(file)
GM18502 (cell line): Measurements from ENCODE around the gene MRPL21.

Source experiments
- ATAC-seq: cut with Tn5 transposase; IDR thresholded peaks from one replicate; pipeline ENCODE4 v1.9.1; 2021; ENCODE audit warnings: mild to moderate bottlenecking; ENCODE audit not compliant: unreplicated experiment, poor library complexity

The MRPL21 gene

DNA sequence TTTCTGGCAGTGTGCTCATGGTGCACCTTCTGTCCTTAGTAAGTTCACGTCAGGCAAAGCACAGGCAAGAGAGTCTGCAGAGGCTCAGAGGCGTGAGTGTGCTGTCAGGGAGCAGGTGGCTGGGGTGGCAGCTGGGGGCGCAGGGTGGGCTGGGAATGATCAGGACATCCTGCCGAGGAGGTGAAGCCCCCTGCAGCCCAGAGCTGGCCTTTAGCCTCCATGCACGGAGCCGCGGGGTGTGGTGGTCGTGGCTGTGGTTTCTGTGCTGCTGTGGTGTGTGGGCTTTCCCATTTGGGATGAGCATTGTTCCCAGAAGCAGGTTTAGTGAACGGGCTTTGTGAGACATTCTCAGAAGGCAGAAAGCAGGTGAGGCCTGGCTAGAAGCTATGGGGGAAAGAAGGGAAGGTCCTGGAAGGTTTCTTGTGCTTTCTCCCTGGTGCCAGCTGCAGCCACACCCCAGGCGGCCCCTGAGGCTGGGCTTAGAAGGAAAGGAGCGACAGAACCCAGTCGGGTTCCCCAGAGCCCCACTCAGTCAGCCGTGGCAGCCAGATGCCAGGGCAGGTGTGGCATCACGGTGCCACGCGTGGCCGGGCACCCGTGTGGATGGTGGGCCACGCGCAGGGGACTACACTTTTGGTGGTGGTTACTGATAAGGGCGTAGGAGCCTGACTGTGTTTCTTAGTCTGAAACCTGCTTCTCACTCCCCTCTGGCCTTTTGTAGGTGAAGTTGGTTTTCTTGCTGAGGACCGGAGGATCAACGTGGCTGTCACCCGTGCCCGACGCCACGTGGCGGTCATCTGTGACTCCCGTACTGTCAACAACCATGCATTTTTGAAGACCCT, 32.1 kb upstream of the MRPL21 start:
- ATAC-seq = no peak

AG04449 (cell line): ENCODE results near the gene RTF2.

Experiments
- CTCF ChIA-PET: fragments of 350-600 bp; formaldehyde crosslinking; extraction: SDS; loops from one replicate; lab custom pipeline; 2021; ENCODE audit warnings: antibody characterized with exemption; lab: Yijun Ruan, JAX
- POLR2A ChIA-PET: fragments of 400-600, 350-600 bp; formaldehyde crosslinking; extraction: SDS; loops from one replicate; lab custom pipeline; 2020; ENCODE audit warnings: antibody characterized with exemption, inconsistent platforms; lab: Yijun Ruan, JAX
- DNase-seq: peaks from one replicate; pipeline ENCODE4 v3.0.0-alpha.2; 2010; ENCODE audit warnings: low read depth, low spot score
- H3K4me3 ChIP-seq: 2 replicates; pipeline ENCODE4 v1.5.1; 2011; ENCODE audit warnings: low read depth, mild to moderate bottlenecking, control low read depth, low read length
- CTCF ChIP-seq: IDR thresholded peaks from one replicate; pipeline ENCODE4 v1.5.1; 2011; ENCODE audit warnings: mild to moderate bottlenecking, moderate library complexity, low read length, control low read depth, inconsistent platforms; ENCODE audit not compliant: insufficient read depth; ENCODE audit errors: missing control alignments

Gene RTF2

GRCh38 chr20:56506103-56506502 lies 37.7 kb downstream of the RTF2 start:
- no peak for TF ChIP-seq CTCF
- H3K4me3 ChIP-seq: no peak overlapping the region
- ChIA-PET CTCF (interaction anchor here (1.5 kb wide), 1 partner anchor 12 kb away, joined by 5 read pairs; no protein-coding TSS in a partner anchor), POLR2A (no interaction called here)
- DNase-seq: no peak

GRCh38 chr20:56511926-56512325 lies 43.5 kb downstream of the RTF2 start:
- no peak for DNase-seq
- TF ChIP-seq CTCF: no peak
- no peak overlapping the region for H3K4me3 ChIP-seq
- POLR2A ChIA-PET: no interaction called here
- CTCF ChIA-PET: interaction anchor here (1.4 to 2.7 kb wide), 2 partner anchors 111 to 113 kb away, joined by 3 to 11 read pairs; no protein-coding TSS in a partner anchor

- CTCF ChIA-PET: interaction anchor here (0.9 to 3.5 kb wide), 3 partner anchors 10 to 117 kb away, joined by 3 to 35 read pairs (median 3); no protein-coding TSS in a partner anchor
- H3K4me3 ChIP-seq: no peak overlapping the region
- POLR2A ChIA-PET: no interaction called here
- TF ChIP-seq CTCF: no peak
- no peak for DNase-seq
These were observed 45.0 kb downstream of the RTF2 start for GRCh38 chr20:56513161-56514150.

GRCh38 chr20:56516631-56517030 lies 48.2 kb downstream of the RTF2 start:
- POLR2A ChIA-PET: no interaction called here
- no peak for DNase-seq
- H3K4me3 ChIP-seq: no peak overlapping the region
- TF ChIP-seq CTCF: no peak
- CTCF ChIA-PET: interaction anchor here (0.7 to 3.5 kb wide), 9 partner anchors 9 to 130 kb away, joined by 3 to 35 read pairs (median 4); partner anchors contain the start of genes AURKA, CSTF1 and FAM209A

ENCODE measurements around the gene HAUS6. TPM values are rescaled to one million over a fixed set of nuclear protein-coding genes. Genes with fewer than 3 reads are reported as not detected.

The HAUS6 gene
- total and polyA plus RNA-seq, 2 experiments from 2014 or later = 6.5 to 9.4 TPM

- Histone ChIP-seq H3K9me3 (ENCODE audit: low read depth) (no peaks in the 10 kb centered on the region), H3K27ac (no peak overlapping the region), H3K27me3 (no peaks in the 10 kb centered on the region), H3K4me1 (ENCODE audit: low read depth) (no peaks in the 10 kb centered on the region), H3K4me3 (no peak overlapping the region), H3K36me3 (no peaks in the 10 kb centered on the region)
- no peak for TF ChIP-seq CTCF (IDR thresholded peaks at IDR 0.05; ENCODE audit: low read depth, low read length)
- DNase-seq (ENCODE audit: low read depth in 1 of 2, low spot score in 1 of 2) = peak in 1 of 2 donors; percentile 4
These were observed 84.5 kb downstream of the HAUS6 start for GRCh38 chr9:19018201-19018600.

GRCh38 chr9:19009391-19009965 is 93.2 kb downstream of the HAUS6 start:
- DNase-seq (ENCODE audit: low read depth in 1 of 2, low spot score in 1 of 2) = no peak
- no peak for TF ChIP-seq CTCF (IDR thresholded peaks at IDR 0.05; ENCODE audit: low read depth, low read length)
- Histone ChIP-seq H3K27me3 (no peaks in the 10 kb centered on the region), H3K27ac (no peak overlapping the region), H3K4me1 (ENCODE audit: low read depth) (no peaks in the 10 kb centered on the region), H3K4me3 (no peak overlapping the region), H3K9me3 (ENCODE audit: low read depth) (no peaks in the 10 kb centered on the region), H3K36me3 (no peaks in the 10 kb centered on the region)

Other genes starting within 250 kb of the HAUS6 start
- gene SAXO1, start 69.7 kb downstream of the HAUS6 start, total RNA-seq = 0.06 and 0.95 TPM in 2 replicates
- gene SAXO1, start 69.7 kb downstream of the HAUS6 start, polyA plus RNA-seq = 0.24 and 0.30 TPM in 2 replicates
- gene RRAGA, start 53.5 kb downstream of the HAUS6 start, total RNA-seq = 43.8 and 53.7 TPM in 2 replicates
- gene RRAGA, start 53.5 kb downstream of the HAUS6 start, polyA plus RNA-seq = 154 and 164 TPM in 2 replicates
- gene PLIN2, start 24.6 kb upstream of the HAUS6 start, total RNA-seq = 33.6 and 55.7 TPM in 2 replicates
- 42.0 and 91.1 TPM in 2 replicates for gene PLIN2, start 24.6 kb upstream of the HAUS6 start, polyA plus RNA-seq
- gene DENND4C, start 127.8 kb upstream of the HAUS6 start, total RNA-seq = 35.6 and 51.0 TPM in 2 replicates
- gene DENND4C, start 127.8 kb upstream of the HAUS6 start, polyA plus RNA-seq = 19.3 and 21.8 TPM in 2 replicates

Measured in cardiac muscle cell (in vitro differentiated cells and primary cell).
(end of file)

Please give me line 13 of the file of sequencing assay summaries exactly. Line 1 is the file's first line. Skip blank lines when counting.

- CTCF ChIP-seq: IDR thresholded peaks from one replicate; pipeline ENCODE4 v1.5.1; 2011; ENCODE audit warnings: mild to moderate bottlenecking, moderate library complexity, low read length, control low read depth, inconsistent platforms; ENCODE audit not compliant: insufficient read depth; ENCODE audit errors: missing control alignments